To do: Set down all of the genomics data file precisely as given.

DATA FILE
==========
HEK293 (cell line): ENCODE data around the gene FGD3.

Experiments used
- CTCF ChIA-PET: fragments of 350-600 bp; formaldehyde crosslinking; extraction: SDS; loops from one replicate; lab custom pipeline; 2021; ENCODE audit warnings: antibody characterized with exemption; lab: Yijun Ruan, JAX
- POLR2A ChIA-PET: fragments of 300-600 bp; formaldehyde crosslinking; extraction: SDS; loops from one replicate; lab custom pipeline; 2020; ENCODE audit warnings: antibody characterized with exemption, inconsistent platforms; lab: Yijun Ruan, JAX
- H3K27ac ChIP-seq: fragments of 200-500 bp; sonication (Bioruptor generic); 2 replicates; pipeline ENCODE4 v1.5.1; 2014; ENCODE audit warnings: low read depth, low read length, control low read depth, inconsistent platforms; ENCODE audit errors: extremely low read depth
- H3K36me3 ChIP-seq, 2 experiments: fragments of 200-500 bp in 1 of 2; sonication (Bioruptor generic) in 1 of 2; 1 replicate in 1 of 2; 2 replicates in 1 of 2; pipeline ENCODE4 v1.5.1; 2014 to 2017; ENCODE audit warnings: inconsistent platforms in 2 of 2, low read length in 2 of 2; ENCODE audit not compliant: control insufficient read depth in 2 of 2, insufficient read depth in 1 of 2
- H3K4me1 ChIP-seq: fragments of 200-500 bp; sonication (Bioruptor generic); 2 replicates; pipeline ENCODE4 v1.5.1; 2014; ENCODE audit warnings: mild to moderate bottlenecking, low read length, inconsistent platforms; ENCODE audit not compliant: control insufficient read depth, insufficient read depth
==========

HEK293 (cell line): ENCODE data around the gene FGD3.

Experiments used
- CTCF ChIA-PET: fragments of 350-600 bp; formaldehyde crosslinking; extraction: SDS; loops from one replicate; lab custom pipeline; 2021; ENCODE audit warnings: antibody characterized with exemption; lab: Yijun Ruan, JAX
- POLR2A ChIA-PET: fragments of 300-600 bp; formaldehyde crosslinking; extraction: SDS; loops from one replicate; lab custom pipeline; 2020; ENCODE audit warnings: antibody characterized with exemption, inconsistent platforms; lab: Yijun Ruan, JAX
- H3K27ac ChIP-seq: fragments of 200-500 bp; sonication (Bioruptor generic); 2 replicates; pipeline ENCODE4 v1.5.1; 2014; ENCODE audit warnings: low read depth, low read length, control low read depth, inconsistent platforms; ENCODE audit errors: extremely low read depth
- H3K36me3 ChIP-seq, 2 experiments: fragments of 200-500 bp in 1 of 2; sonication (Bioruptor generic) in 1 of 2; 1 replicate in 1 of 2; 2 replicates in 1 of 2; pipeline ENCODE4 v1.5.1; 2014 to 2017; ENCODE audit warnings: inconsistent platforms in 2 of 2, low read length in 2 of 2; ENCODE audit not compliant: control insufficient read depth in 2 of 2, insufficient read depth in 1 of 2
- H3K4me1 ChIP-seq: fragments of 200-500 bp; sonication (Bioruptor generic); 2 replicates; pipeline ENCODE4 v1.5.1; 2014; ENCODE audit warnings: mild to moderate bottlenecking, low read length, inconsistent platforms; ENCODE audit not compliant: control insufficient read depth, insufficient read depth